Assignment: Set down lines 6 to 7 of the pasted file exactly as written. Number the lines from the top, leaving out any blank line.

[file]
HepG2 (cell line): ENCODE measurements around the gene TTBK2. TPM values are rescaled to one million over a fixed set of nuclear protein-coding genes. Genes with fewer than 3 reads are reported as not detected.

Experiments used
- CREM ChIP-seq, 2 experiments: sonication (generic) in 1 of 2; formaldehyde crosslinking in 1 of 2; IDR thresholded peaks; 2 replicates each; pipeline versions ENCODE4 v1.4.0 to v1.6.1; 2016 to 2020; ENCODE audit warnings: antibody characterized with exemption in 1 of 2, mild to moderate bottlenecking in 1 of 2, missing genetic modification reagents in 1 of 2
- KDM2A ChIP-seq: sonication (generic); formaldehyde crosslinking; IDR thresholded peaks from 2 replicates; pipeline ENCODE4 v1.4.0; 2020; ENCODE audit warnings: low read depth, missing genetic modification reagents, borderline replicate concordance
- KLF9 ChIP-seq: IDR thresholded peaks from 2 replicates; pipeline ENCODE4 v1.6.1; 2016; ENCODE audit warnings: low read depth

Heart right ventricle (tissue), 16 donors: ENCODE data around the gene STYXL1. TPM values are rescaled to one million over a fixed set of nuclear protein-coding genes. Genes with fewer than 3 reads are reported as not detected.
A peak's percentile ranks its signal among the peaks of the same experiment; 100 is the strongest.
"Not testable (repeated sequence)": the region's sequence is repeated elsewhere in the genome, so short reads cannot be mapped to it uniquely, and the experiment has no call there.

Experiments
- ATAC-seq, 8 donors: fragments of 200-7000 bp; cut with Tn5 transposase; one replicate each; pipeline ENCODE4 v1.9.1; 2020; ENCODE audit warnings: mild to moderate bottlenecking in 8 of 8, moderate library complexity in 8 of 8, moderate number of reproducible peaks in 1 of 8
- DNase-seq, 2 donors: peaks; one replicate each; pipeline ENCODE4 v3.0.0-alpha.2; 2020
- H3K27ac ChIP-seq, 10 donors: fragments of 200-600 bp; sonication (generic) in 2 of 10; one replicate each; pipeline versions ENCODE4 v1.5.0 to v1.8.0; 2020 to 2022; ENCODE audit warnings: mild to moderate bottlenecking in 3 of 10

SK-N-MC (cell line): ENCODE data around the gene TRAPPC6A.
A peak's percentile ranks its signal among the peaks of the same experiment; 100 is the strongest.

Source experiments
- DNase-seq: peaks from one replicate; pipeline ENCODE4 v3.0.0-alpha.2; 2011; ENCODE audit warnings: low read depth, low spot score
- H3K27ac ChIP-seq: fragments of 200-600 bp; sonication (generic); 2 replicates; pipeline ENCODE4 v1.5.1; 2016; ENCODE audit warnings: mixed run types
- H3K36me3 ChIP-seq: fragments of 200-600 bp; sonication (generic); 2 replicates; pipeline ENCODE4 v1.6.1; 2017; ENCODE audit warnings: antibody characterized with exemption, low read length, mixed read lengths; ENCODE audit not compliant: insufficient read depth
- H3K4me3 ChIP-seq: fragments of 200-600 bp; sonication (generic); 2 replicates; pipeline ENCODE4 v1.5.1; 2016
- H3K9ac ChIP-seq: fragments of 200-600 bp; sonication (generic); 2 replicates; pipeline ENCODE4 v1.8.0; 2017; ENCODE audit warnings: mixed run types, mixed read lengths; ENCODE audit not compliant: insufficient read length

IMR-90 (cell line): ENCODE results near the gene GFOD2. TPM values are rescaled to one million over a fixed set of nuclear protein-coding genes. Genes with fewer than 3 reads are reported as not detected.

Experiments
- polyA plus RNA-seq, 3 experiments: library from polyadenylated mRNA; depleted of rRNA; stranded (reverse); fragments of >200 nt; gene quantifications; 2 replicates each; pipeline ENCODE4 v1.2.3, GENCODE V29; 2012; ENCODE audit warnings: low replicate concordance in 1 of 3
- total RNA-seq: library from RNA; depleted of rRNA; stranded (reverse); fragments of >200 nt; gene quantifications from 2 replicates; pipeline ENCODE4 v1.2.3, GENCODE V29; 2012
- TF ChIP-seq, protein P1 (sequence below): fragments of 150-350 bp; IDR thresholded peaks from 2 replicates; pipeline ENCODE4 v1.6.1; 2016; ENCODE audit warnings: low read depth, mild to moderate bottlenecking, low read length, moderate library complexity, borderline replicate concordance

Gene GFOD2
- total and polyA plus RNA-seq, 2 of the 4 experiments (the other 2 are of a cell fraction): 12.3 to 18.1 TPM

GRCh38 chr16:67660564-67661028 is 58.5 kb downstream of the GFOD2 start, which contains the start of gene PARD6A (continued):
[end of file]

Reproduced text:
Heart right ventricle (tissue), 16 donors: ENCODE data around the gene STYXL1. TPM values are rescaled to one million over a fixed set of nuclear protein-coding genes. Genes with fewer than 3 reads are reported as not detected.
A peak's percentile ranks its signal among the peaks of the same experiment; 100 is the strongest.